We’re living in the information age―the age of supercomputers, big data, and machine learning―and the epigenetics field is capitalizing on these capabilities. New research from the lab of Anne Brunet at Stanford University harnesses the power of the ‘information age’ to provide insight on the ‘inflammation age’―that is, changes in the epigenetic landscape that lead to increases in inflammation as we get older.
We know that epigenetics plays a definitive role in aging, but prior research had failed to cover epigenomic and transcriptomic changes across tissue types during aging. In order to properly investigate this, the talented team collected samples from mice during youth (3 months), middle age (12 months) and old age (29 months), and gathered four different tissue types known to undergo age-related degeneration: heart, liver, cerebellum, and olfactory bulb. They additionally derived primary cultures of neural stem cells for all three ages of mice. For each tissue type and cell line, they generated transcriptomic maps using RNA-seq, and utilized ChIP-seq to assay H3K27ac, which is enriched at active enhancers, and H3K4me3, which is enriched at promoters. This savvy Stanford group then utilized machine learning analyses of chromatin states to predict transcriptional changes during aging. Here’s what they found:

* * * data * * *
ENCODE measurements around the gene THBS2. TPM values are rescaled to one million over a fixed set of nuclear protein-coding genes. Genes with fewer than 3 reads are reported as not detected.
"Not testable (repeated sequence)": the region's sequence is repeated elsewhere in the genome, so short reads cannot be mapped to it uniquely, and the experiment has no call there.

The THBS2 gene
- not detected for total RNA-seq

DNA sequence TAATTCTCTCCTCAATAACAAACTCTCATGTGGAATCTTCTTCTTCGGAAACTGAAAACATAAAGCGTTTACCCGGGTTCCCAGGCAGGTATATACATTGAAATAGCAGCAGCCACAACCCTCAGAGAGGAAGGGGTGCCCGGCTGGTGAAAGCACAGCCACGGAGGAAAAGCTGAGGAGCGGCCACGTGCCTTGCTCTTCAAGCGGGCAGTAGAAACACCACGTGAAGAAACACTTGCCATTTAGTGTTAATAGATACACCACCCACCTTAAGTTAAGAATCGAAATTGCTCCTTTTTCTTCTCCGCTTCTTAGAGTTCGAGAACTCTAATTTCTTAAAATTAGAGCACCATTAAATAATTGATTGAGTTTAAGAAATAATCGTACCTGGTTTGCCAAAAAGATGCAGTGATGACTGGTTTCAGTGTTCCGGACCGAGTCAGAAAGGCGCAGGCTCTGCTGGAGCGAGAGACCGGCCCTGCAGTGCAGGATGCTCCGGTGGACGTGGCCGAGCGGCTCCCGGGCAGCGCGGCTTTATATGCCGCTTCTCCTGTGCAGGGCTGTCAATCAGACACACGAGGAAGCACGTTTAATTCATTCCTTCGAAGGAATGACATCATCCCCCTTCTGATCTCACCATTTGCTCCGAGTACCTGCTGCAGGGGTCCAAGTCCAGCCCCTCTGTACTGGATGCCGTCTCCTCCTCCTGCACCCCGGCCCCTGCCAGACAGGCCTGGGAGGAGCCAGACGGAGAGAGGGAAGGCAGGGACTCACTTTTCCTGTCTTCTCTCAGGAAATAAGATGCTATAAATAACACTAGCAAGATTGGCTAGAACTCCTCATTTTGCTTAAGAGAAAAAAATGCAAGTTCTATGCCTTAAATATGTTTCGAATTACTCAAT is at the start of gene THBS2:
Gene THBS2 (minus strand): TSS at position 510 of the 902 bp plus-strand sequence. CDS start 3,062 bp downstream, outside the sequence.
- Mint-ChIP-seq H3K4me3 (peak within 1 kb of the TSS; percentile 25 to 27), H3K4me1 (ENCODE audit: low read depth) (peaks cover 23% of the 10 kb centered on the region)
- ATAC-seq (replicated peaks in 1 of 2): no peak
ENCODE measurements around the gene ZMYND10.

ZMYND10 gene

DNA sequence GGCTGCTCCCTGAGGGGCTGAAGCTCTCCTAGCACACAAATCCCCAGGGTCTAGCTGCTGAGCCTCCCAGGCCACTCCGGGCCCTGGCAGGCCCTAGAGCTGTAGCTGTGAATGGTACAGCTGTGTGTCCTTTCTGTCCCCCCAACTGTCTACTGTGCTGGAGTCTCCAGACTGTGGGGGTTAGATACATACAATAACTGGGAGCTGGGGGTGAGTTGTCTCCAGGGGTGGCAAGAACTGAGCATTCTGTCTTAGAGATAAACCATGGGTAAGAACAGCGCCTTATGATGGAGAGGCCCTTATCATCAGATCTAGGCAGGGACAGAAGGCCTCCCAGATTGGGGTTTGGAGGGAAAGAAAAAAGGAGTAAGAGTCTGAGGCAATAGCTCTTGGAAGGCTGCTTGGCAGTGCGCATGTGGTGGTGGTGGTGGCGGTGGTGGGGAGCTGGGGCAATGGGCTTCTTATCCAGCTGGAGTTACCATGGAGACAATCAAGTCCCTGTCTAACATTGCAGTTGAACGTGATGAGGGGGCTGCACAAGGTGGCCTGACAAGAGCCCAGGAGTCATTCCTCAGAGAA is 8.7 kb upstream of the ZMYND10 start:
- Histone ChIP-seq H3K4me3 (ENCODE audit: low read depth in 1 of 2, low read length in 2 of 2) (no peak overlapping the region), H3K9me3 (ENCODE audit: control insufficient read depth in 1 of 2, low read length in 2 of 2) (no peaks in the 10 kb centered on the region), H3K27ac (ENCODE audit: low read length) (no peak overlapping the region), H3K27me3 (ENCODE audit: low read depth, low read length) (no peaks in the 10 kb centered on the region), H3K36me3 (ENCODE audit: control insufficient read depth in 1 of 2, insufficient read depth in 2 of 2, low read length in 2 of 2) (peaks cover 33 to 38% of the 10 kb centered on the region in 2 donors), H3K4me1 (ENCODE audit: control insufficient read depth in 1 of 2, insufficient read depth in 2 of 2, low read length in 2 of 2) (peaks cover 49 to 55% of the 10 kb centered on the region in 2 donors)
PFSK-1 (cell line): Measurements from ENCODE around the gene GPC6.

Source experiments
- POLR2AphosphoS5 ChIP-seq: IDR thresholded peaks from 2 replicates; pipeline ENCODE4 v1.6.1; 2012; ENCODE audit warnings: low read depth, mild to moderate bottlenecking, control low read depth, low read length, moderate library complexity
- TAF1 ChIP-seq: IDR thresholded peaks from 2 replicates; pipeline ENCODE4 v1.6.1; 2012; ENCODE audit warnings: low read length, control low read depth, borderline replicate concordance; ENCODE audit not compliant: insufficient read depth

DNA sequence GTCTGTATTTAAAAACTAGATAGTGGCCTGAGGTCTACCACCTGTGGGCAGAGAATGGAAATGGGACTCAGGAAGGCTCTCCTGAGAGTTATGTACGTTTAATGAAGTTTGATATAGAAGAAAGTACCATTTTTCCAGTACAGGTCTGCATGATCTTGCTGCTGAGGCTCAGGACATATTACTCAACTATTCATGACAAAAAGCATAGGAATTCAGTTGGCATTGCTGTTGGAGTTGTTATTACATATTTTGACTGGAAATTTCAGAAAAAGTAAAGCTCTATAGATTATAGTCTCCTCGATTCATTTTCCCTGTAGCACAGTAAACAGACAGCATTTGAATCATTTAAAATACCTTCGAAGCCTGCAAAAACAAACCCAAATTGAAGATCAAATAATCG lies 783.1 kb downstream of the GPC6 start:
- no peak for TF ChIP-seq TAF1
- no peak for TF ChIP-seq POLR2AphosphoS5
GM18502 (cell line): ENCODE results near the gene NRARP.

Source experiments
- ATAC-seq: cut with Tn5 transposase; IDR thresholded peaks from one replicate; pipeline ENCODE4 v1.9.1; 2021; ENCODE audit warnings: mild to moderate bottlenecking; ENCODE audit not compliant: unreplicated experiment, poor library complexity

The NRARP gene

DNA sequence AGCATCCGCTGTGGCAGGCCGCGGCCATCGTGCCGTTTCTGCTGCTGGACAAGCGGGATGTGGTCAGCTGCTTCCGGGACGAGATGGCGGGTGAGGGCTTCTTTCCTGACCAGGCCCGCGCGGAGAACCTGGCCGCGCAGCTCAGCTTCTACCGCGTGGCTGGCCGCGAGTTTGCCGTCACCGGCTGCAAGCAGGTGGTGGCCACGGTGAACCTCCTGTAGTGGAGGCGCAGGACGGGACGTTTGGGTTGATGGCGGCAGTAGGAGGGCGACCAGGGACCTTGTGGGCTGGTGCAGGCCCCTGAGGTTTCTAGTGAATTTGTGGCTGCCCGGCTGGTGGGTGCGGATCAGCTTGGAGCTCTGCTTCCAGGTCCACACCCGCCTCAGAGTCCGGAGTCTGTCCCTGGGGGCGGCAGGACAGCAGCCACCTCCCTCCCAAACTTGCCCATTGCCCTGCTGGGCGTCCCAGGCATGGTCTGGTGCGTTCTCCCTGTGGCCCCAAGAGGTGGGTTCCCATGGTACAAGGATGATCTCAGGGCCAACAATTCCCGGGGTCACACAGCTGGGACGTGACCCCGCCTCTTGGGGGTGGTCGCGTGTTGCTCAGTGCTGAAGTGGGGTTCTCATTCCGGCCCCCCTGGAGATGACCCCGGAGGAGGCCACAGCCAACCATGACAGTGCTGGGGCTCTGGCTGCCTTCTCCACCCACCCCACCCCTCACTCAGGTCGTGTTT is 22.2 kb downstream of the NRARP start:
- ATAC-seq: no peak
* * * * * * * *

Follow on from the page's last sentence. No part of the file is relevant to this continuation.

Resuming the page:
- Changes in age-related chromatin states are predictive of concurrent transcriptional changes
- Predictive histone profiles include changes in the amount of H3K27ac at enhancers as well as changes in the breadth of H3K4me3 domains
- Immune-related pathways are misregulated at the chromatin and transcriptome level during aging
- There is an up-regulation of the interferon response pathway, potentially caused by re-activation of transposable elements
- They identified several families of transposable elements whose transcripts were up-regulated during aging
- Age-related transcriptome changes seen in mice are conserved in other vertebrates including the African killfish, rats, and humans
Perhaps many of us need no additional reminders that inflammation and aging go hand in hand, but by identifying common epigenetic signatures in aging tissue and the hallmarks of young tissues, the authors bring us closer to effectively treating age-related dysfunction.
Until we get there, grab your reading glasses and check out the full article in Genome Research, March 2019.